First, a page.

Spring fire season is a regular occurrence in the eastern U.S. It’s not nearly as dramatic as what’s seen across the West, mostly due to the region’s increased rainfall and high humidity, but it can cause serious damage. Wildfires have scorched 351,821 acres so far this year, and firefighters throughout the mid-Atlantic and South remain on alert, with “red flag” warnings and burn bans across multiple states.
Things got off to a roaring start in southern New Jersey, where firefighters have battled 160 wildfires, four of which were major. The largest of them tore a streak across the rural Pine Barrens region and saw 200-foot walls of flames earlier this month; it burned nearly 4,000 acres, driven by record heat that included nighttime temperatures rarely dropping below the 60s. As in the West, warming conditions driven by climate change are leading to longer fire seasons that begin earlier in the year.
“We’re seeing this peak fire season that was confined to about a two-to-three month period extending into a four-to-five month period,” Greg McLaughlin, administrator and chief of the New Jersey Forest Fire Service, told WHYY News. Fire season in the Garden State typically runs from March through May, but these days it’s been starting in February and heading into late June and early July, he said.
Unusually warm temperatures, low humidity, and gusting winds drove the fires that burned thousands of acres in Pendleton County, West Virginia, and in Daniel Boone National Forest in south-central Kentucky last week.
In coastal North Carolina, 245 federal and state firefighters continue battling a blaze that has blackened 36,000 acres in Croatan National Forest. The conflagration started last Wednesday evening, and crews have contained just 15 percent of it. The immense amount of smoke has led to air quality warnings in 21 nearby counties, encouraging residents to stay inside and limit outdoor exercise. While the Croatan is adapted to fire, which is a normal part of the ecosystem, officials say the current blaze is unusually large — the second worst in the forest’s history.
”This is larger than normal,” said James Wettstaed, a U.S. Forest Service public information officer currently stationed in North Carolina.
Though the fires haven’t taken any lives or burned a large number of structures, exposure to all that smoke carries health risks. A 2022 Stanford University study found that it increases the incidence of preterm births, for example. Researchers at University of California, Davis were funded this year for further research into the health risks of wildfire smoke, particularly as fires burn closer to populated areas. Wildfire risk to human health also increases as communities increasingly encroach on wildland, a major issue in the densely settled mid-Atlantic.
Although there is widespread consensus that the warmer, drier conditions created by climate change contribute to more frequent, and more intense, wildfires, regional foresters and firefighters say they can’t be sure a specific fire is the result of climate change. From the ground, it’s difficult to have a bird’s-eye view.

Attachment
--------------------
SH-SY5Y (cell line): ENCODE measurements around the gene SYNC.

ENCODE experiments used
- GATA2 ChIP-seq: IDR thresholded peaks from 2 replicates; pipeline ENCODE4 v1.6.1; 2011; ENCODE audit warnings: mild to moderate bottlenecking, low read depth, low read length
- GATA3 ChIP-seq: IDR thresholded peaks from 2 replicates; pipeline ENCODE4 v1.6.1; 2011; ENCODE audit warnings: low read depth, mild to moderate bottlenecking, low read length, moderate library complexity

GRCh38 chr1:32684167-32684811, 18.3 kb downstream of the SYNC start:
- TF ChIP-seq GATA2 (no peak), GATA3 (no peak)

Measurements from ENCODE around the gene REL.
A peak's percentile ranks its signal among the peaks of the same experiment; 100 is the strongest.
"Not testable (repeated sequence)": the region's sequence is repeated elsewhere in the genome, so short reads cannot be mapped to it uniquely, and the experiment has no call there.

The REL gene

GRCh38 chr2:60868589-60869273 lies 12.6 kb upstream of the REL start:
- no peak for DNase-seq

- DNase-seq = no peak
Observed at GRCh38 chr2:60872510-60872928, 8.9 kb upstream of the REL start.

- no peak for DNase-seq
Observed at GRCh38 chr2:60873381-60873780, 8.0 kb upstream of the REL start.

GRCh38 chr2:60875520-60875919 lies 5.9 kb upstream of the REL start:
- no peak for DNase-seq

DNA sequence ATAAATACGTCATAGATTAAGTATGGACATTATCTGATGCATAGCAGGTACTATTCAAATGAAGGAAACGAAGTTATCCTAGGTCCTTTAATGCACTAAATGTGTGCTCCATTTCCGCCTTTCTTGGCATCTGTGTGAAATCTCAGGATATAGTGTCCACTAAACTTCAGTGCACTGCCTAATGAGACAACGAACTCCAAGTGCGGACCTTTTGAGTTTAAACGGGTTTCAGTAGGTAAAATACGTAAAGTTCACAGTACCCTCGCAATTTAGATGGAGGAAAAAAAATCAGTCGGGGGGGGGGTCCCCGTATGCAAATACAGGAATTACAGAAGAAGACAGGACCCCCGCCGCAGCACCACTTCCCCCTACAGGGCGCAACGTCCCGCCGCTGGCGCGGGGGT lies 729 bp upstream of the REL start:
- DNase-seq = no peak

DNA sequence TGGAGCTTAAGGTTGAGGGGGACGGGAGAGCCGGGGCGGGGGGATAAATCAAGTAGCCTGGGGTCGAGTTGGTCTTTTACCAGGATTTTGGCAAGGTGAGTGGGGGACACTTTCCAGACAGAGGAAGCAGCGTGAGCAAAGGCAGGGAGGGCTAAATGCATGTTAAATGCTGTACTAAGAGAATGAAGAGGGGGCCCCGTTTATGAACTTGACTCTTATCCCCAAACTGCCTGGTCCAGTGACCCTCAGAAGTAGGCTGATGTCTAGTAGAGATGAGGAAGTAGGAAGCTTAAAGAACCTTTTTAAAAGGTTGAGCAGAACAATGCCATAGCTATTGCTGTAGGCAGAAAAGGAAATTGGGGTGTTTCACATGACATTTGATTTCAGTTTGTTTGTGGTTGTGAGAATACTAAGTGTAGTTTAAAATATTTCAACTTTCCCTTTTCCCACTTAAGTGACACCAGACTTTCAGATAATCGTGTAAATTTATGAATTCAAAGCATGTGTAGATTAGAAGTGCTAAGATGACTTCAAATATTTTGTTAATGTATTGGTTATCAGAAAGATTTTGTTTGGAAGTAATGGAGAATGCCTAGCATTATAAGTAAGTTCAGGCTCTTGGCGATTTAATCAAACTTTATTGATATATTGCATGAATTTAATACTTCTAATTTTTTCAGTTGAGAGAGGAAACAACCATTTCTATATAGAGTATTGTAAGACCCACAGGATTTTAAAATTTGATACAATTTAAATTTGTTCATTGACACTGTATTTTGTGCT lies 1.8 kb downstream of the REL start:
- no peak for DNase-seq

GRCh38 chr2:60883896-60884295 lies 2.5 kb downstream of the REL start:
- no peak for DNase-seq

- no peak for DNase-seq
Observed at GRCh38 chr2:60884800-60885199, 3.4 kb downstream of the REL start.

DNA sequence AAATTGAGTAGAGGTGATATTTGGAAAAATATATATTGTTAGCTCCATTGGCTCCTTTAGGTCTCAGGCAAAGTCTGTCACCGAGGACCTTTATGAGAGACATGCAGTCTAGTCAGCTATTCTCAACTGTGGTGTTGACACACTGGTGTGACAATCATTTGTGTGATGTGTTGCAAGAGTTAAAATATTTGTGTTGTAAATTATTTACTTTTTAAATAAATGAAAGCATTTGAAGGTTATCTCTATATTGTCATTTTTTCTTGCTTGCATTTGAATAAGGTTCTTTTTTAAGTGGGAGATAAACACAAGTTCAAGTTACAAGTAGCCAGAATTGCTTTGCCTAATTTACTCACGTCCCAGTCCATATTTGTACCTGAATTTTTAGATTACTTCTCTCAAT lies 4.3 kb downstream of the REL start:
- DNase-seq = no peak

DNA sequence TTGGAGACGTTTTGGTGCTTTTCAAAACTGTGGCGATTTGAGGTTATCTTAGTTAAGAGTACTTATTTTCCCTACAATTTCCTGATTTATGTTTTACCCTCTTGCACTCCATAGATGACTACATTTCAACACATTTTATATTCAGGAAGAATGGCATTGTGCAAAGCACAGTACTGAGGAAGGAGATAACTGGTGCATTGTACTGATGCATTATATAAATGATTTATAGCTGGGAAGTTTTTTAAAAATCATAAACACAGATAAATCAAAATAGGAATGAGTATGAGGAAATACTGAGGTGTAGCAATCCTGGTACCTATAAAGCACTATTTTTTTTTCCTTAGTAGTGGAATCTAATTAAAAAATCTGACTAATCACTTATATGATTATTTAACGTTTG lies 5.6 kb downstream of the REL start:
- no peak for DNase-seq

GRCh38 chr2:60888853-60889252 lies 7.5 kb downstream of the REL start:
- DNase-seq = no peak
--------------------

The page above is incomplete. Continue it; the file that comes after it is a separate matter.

For her part, Nancy Ellsworth, center manager for the Southeast Interagency Fire Center, feels the wildfire season isn’t out of the ordinary. “Normally this is the last month of fire season,” she said, expressing hope that late spring rains would dampen the flames.
But the agency’s spring outlook assessed a higher-than-usual wildfire risk across the Southeast. “Meteorological winter was nothing short of special across the South, with many reporting stations experiencing a top-five warmest winter,” the agency reported. “Wintertime high temperature records have been set in nearly every state.”
Extreme temperature fluctuations increased the risk of fuel accumulation, with an abrupt cold snap around Christmas leading to an increase in highly flammable dead leaf litter. Florida had the worst drought projections, but it appears that recent heavy rains drenched the state instead. A combination of long-term drought and heavy rains may have in fact worsened the recent Fort Lauderdale floods.
The agency’s eastern fire center also assessed increased fire risk, particularly within the coastal mid-Atlantic. Drought conditions have increased across the U.S., even in the normally wet, leafy climes of the U.S. mid-Atlantic and Southeast. According to the U.S. Drought Monitor, the area saw abnormally dry conditions in the first quarter of 2023. Next year’s global switch from La Niña to El Niño conditions also brings uncertainty, with projected warmer, drier conditions across the East.
Wettstaed hopes for the rains, too. But nothing’s certain until it comes, and until then, fire season goes on. “If we don’t get the rains, that’s another matter,” he said.
This story was originally published by Grist. Sign up for Grist’s weekly newsletter here. This story is part of Covering Climate Now, a global journalism collaboration strengthening coverage of the climate story.